We say they’re insensitive, uncaring, unloving, uncommitted, mean, rude, selfish and the list goes on and on and on.
Yet, we hardly remember that when we point our finger at others when we’re trying to blame them and justify how inconsiderate they are, that three fingers are pointing back at us.
It hardly ever occurs to us that WE are the reason why our needs aren’t met.
This happens to me too, and if you read my last post or if you go and read it right now… I’ll be honest and admit that I, too, have made this mistake of not communicating my needs. Why? In part because I thought that if my friends cared about me that they would contact me and value me. And secondly, because up until now, I haven’t had the guts to say what I want and need in friendships. In my mind, I’ve thought that I should get what my friends genuinely feel like giving me. I always think that these should be nice things…nice actions, frequent check-ins, genuine concern, etc. But in reality, these friends of mine may are genuinely giving me what they felt like giving me… it’s just that I’m not so fond of what I’ve received. But that’s my issue… not theirs.
Face It, People Won’t Read Your Mind 100% Of The Time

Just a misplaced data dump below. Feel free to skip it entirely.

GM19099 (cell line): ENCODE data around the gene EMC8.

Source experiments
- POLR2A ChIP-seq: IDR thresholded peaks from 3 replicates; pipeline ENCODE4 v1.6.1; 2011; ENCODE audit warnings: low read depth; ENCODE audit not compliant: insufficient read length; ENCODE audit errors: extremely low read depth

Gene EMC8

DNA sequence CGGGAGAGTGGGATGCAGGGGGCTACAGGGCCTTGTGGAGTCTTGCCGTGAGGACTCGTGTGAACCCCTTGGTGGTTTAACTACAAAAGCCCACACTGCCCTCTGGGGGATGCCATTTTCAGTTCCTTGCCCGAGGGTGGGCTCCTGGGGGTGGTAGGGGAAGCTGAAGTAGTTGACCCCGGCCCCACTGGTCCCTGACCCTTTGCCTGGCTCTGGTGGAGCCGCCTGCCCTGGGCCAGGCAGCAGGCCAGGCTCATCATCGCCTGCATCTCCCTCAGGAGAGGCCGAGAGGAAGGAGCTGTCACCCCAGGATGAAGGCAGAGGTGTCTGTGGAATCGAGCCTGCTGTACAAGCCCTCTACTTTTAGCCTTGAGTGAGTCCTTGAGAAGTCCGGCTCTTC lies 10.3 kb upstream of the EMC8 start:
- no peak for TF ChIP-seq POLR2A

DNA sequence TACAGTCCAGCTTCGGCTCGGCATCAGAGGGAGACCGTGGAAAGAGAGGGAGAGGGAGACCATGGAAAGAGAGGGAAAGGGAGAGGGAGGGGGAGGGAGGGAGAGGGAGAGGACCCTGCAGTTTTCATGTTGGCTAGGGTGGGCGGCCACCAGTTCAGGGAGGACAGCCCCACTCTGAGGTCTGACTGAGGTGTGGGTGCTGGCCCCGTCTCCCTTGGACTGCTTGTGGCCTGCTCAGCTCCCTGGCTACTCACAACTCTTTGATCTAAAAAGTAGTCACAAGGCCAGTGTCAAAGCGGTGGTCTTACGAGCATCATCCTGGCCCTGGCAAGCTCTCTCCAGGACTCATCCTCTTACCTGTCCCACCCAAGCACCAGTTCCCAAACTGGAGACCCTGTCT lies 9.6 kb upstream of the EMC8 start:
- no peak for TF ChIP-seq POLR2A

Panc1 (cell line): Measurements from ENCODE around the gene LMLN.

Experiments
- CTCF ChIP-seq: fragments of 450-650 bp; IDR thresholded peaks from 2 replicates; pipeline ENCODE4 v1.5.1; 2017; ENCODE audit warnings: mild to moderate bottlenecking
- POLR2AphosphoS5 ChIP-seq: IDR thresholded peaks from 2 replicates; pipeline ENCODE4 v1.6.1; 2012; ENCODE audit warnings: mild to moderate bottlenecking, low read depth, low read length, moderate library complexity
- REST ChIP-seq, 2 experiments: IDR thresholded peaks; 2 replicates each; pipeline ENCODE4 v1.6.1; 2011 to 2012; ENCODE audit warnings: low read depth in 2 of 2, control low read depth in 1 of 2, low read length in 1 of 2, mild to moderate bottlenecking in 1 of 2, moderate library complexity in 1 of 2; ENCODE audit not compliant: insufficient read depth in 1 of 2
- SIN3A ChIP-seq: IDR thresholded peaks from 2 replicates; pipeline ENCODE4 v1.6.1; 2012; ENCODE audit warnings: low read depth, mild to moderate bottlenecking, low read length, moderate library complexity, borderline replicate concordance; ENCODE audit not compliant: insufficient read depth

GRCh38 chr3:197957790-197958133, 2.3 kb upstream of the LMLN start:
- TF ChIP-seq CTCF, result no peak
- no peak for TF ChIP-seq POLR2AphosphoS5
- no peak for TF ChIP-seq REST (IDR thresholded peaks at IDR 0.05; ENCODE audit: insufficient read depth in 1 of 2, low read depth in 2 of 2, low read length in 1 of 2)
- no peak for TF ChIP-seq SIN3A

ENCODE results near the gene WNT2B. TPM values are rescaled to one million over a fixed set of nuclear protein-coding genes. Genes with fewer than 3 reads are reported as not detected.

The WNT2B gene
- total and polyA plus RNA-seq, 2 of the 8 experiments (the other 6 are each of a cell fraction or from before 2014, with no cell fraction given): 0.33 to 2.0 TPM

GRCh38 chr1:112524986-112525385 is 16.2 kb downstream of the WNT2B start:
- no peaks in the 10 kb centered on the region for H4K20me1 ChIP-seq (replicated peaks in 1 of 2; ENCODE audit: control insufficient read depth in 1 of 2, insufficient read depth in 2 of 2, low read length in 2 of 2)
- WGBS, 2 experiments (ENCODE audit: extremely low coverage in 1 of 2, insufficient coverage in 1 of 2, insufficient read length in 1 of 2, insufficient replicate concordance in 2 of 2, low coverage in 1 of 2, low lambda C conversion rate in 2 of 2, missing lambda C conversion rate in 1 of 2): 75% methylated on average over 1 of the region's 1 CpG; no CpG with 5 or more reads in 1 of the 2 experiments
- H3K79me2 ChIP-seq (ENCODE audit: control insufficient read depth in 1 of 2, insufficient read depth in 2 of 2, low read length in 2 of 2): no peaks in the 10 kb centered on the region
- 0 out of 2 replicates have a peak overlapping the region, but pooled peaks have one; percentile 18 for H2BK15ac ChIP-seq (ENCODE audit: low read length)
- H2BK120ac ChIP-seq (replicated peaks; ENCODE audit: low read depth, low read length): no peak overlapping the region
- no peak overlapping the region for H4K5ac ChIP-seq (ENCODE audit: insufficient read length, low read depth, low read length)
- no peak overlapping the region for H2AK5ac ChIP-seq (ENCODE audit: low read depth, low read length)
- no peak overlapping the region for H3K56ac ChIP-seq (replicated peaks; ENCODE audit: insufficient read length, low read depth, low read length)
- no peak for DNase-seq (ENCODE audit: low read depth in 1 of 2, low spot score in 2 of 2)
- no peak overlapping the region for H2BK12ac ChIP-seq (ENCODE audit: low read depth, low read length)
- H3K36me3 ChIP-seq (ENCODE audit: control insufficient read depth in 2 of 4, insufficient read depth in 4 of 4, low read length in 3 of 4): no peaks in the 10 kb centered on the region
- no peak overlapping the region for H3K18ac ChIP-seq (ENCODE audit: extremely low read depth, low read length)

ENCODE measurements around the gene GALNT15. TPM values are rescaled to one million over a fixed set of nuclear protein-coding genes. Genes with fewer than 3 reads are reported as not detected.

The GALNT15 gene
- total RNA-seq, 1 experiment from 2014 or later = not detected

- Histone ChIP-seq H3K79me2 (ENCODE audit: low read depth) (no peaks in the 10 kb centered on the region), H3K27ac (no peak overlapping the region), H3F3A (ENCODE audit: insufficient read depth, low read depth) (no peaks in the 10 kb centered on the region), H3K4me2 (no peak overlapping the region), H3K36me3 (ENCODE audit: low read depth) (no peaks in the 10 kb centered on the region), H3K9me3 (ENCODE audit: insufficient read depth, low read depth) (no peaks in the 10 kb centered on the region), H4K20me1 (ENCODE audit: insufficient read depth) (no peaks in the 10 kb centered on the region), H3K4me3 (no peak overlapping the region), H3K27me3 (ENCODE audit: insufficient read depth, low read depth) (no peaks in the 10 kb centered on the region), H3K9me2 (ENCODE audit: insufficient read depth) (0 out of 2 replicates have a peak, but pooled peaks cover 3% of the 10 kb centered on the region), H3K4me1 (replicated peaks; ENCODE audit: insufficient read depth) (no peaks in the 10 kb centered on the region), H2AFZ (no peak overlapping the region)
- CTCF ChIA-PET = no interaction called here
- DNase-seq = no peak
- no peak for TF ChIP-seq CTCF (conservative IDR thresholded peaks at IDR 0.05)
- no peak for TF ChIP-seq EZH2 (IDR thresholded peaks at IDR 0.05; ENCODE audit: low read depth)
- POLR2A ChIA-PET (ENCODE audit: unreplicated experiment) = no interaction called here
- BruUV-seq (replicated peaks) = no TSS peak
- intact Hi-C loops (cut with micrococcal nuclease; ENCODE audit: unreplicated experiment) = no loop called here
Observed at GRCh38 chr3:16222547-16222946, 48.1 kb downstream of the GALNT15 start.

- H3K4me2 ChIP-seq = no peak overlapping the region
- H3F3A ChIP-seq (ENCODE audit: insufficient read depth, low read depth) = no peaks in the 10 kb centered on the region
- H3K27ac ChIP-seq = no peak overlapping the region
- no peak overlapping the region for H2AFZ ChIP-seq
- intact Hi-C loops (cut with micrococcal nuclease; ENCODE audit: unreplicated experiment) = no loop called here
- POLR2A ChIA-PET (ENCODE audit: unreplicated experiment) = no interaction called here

No matter what your personality is like…if you’re shy, gregarious or blunt….most of us hold back from saying the most important thing we need to say… and that is how we are authentically feeling.
Being authentically brave with your feelings requires that you are:
- In tune with your emotions, which is already difficult
- Not scared to go within
- Savvy enough to know what emotion it is
- Mature enough to be able to see the role you played in feeling the way you do
- Your ability to share what you’re feeling authentically and tactfully
Speak Up For Yourself
Ironically, when it comes to sharing our feelings. We are not direct… but we are certainly accusatory. We say things such as “I feel rejected, unappreciated, neglected, abandoned, unheard, unloved”… but when we do this… we are actually blaming the other person.
We are implicitly saying that if the other person appreciated us, heard us, loved us enough that we would feel better.
You Gotta Change Your Dialogue
According to psychologist Marshall Rosenberg, instead of using words that accuse others, there are several emotions that you should be very familiar with and use often to communicate your internal state.
As you can see, these emotions go far beyond the typical responses that we give when someone asks us how we feel which are usually: good, bad, happy, sad or the infamous (wait for it, wait for it) “fine.”
And don’t get me wrong, fine is fine as long as everything IS fine, but things are either usually worse than fine, and they’re much better than fine (although we hardly ever take the time to truly notice and truly count our blessings).
This does not mean that everybody needs to know the details of your life, but the people who really matter to you, do.
The most important thing is that this is just a list to help you get started in expressing your needs. It’s not all-encompassing, but it’ll provide you with a framework for stating how you truly feel.
Who Can Benefit From Your Improved Communication?